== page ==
Clear cell basal cell carcinoma (BCC) is an unusual variant of BCC. Its pathogenesis, prognosis, and optimal management remain poorly described due to its rarity. This report presents a 51-year-old man with a history of excised BCC and cutaneous squamous cell carcinomas of the face, with multiple recurrent poorly differentiated carcinomas with clear cell changes of the shoulder for which further classification using conventional histologic means was not possible. His tumor tissue was sent to Foundation Medicine for testing, which revealed a high number of pathogenic genomic alterations, including a mutation in PTCH1. He was diagnosed with dedifferentiated BCC and started on vismodegib. He developed lung metastases while receiving vismodegib, and his disease continued to progress while he was undergoing treatment in a phase I clinical trial. Given the high number of pathogenic alterations suggestive of high tumor mutational burden, immunotherapy was considered and off-label authorization was obtained for treatment with a PD-1 antibody (pembrolizumab). He had a dramatic disease response after 4 infusions of pembrolizumab. Molecular testing was instrumental in determining the correct diagnosis and formulating appropriate treatment options for this patient. Molecular profiling of metastatic BCCs and its subtypes is essential to the development of effective targeted therapies and combination approaches.
Alan N. Houghton
Priyanka Reddy, James Martin, and Alberto Montero
the entire cohort were 21.5 months and 57.6 months, respectively. 84.1% of patients with bone-only disease were alive at 60 months compared to 41.8% in patients with mixed bony and visceral metastases (p=0.004). Similarly, patients with bone
Yao Zhu, Yu Wei, Hao Zeng, Yonghong Li, Chi-Fai Ng, Fangjian Zhou, Caiyun He, Guangxi Sun, Yuchao Ni, Peter K.F. Chiu, Jeremy Y.C. Teoh, Beihe Wang, Jian Pan, Fangning Wan, Bo Dai, Xiaojian Qin, Guowen Lin, Hualei Gan, Junlong Wu, and Dingwei Ye
Background: Although China accounts for 7.8% of worldwide new prostate cancer (PCa) cases and 14.5% of new deaths according to GLOBOCAN 2020, the risk of PCa associated with germline mutations is poorly defined, hampered in part by lack of nationwide evidence. Here, we sequenced 19 PCa predisposition genes in 1,836 Chinese patients with PCa and estimated disease risk associated with inherited mutations. Patients and Methods: Patients were recruited from 4 tertiary cancer centers (n=1,160) and a commercial laboratory (n=676). Germline DNA was sequenced using a multigene panel, and pathogenic/likely pathogenic (P/LP) mutation frequencies in patients with PCa were compared with populations from the gnomAD (Genome Aggregation Database) and ChinaMAP (China Metabolic Analytics Project) databases. Clinical characteristics and progression-free survival were assessed by mutation status. Results: Of 1,160 patients from hospitals, 89.7% had Gleason scores ≥8, and 65.6% had metastases. P/LP mutations were identified in 8.49% of Chinese patients with PCa. Association with PCa risk was significant for mutations in ATM (odds ratio [OR], 5.9; 95% CI, 3.1–11.1), BRCA2 (OR, 15.3; 95% CI, 10.0–23.2), MSH2 (OR, 15.8; 95% CI, 4.2–59.6), and PALB2 (OR, 5.9; 95% CI, 2.7–13.2). Compared with those without mutations, patients with mutations in ATM, BRCA2, MSH2, or PALB2 showed a poor outcome with treatment using androgen deprivation therapy and abiraterone (hazard ratio, 2.19 [95% CI, 1.34–3.58] and 2.47 [95% CI, 1.23–4.96], respectively) but similar benefit from docetaxel. Conclusions: The present multicenter study confirmed that a significant proportion of Chinese patients with PCa had inherited mutations and identified predisposition genes in this underreported ethnicity. These data provide empirical evidence for precision prevention and prognostic estimation in Chinese patients with PCa.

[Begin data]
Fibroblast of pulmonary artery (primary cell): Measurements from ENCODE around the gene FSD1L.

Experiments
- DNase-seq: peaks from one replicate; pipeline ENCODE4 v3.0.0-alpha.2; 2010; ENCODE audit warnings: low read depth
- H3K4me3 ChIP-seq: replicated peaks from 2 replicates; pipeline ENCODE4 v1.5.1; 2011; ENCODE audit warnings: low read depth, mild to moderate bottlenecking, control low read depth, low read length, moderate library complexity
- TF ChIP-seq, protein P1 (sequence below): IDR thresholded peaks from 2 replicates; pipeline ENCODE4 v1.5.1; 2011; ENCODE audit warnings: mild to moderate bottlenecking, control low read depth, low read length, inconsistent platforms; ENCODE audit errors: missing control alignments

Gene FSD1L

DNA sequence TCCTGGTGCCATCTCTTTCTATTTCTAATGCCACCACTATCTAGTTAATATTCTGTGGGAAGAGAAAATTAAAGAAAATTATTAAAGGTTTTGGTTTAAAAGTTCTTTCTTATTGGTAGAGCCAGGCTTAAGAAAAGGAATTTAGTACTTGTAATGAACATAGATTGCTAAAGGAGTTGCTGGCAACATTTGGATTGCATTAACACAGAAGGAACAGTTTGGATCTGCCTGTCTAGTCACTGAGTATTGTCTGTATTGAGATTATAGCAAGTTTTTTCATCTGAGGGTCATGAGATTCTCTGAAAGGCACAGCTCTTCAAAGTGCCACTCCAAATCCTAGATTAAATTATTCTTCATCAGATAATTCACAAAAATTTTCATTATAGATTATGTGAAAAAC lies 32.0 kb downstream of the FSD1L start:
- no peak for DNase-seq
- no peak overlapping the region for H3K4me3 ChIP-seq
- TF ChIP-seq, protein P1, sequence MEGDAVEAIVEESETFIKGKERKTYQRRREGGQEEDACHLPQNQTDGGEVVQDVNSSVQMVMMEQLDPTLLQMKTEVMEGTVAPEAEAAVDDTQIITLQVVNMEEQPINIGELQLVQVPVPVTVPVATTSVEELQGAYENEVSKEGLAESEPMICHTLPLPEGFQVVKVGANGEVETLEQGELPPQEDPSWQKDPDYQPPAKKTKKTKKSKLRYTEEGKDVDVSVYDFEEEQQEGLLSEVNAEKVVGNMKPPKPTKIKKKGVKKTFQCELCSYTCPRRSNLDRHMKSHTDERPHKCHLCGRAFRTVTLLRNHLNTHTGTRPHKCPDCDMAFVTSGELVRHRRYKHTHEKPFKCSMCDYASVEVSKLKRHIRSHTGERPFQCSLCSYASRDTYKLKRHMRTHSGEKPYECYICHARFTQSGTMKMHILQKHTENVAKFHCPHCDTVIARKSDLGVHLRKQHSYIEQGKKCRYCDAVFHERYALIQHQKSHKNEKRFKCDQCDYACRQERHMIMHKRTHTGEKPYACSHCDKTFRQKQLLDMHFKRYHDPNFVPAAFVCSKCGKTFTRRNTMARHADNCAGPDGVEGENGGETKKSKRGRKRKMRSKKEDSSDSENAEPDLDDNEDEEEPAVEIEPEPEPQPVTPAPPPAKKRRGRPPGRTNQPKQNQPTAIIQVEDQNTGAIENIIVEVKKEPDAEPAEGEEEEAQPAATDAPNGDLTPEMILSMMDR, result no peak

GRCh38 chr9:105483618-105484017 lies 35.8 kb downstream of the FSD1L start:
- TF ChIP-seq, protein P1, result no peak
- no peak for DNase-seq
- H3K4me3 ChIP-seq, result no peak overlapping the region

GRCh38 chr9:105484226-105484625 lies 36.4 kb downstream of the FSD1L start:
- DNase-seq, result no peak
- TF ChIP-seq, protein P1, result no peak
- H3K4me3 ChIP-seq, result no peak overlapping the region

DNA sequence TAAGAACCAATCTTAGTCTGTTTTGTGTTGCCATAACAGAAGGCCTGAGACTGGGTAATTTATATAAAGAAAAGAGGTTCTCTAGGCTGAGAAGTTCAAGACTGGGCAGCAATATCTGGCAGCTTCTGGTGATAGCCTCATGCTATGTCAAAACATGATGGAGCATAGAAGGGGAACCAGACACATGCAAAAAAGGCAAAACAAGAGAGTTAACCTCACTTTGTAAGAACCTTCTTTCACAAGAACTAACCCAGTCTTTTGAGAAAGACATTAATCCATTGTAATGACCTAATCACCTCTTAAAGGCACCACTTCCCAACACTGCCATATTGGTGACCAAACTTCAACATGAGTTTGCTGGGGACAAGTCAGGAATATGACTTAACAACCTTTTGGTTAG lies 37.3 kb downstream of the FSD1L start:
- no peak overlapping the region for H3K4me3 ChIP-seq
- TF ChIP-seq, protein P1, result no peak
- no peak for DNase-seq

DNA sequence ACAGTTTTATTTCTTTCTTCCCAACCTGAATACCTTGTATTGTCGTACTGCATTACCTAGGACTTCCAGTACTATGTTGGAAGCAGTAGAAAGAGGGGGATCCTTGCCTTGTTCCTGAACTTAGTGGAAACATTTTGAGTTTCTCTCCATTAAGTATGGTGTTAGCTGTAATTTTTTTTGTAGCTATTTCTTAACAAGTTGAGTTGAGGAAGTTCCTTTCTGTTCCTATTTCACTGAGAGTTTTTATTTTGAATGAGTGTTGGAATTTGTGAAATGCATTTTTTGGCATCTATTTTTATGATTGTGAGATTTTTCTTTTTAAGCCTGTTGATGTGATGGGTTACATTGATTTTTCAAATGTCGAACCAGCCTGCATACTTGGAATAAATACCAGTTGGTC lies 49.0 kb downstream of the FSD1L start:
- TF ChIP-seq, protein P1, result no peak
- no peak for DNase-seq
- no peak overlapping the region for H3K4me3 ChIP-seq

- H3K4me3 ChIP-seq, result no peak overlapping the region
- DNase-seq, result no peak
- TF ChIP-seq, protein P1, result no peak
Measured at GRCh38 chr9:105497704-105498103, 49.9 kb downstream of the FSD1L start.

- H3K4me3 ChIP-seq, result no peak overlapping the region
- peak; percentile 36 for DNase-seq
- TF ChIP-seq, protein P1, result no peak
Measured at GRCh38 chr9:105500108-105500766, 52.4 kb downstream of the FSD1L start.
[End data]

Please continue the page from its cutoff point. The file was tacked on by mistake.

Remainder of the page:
Sharon M. Weinstein, Dorothy Romanus, Eva M. Lepisto, Cielito Reyes-Gibby, Charles Cleeland, Rex Greene, Cameron Muir, and Joyce Niland
The National Comprehensive Cancer Network (NCCN), an organization of 19 of the world's leading cancer centers, developed and communicated a cancer pain treatment guideline. NCCN seeks to implement guidelines through performance measurement using a NCCN Oncology Outcomes Database. This is a preliminary report from the NCCN Cancer Pain Management Database Project. The primary objective of this NCCN Cancer Pain Management Database Project study is to evaluate the frequency, methods, and extent of documentation of cancer pain assessment and managementat NCCN institutions. A pain data dictionary and related data collection forms were first developed. The records of 209 breast cancer patients with bone metastases were then studied. The frequency of pain mentions, type of pain assessment tool used, pain characteristics, type of clinician documenting pain, location in the medical record, and pain treatment characteristics were noted. The majority of clinical encounters included pain mentions, although considerable variability was found in pain documentation between providers and between inpatient and outpatient settings. Nurses more frequently recorded pain, usually as a numeric pain intensity score. Pain specialists were more likely to record a complete description of pain. A significant minority of patients experienced moderate to severe pain. In a small subgroup of patients with moderate to severe pain, pain treatment was not recorded. The undertreatment of cancer pain has been a focus of investigation and review for the past two decades. Quality improvement efforts to raise the standard of pain management have been underway. The results of this study highlight the need for standardization of pain documentation in comprehensive cancer centers as a prerequisite for the proper assessment of cancer pain and the improvement of clinical outcomes of pain management.